“From that first week on, our goal is to make newcomers feel welcome, as well as understand how important communication is to the whole team and clients. Making sure they feel comfortable to ask about anything they don’t have the answer to or are curious to know.”
This Q&A website for professional and enthusiast programmers prioritizes contact between recent hires and its entire leadership team.
“We take onboarding very seriously. Every new hire in the company goes through a series of orientation calls with each member of the executive team, where they hear about our company history, culture, goals and structure. Within the engineering team, all new hires are assigned a mentor who guides them through a six-week onboarding process where they meet people from different parts of the engineering team and learn about our culture and processes.”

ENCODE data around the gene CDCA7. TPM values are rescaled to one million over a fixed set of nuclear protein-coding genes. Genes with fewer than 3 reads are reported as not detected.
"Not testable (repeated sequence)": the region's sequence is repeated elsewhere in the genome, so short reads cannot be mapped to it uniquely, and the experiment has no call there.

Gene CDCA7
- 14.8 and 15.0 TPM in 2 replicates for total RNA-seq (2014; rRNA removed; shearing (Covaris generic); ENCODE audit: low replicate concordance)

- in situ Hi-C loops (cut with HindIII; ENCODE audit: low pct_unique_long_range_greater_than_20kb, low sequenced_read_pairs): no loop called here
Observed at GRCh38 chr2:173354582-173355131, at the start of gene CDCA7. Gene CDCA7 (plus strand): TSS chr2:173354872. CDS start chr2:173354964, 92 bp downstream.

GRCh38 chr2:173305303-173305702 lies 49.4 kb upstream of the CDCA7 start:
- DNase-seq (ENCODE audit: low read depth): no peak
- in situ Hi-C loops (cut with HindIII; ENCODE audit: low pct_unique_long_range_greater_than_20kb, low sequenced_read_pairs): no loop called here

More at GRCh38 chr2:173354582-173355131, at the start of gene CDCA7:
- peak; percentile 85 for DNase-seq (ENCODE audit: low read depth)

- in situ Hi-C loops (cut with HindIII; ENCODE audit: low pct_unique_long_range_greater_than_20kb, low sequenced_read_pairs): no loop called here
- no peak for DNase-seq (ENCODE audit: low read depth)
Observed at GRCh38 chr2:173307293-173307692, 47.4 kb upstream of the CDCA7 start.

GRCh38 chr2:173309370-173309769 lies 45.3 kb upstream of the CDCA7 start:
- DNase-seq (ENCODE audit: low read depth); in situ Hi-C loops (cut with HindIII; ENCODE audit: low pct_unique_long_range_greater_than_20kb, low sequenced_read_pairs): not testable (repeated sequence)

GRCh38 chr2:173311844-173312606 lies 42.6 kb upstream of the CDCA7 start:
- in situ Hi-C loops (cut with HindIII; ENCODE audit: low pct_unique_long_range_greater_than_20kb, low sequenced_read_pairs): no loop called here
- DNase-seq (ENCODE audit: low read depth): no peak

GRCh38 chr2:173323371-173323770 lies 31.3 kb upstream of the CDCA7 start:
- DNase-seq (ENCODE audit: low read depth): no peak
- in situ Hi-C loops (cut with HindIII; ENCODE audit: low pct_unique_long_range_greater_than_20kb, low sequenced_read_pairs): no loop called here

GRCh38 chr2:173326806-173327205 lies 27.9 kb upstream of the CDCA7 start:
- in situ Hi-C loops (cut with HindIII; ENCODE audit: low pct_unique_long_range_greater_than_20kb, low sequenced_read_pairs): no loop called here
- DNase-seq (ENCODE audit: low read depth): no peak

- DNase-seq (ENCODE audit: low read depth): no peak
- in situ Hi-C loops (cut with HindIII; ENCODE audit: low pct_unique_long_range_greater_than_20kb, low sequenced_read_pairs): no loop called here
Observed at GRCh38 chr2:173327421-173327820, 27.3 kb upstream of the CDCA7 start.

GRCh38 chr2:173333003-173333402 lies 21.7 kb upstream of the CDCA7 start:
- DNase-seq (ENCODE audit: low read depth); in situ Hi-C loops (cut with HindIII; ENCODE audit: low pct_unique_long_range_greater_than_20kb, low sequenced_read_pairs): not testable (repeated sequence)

Getting together in person.
Remote doesn’t have to mean working apart 24/7. This help desk software company brings recent additions to its team together in a city where a portion of its staff lives.
“Valuable face-to-face time is a great way to kick-start a successful transition into a remote company so we try to fly folks to Boston (where 25% of our team is co-located) for their first week. Sometimes it doesn’t work so we schedule a series of video chats in the first 1-2 weeks.”
These providers of online billing software support the individual choice of managers and direct reports to schedule face-time early on in their professional relationship.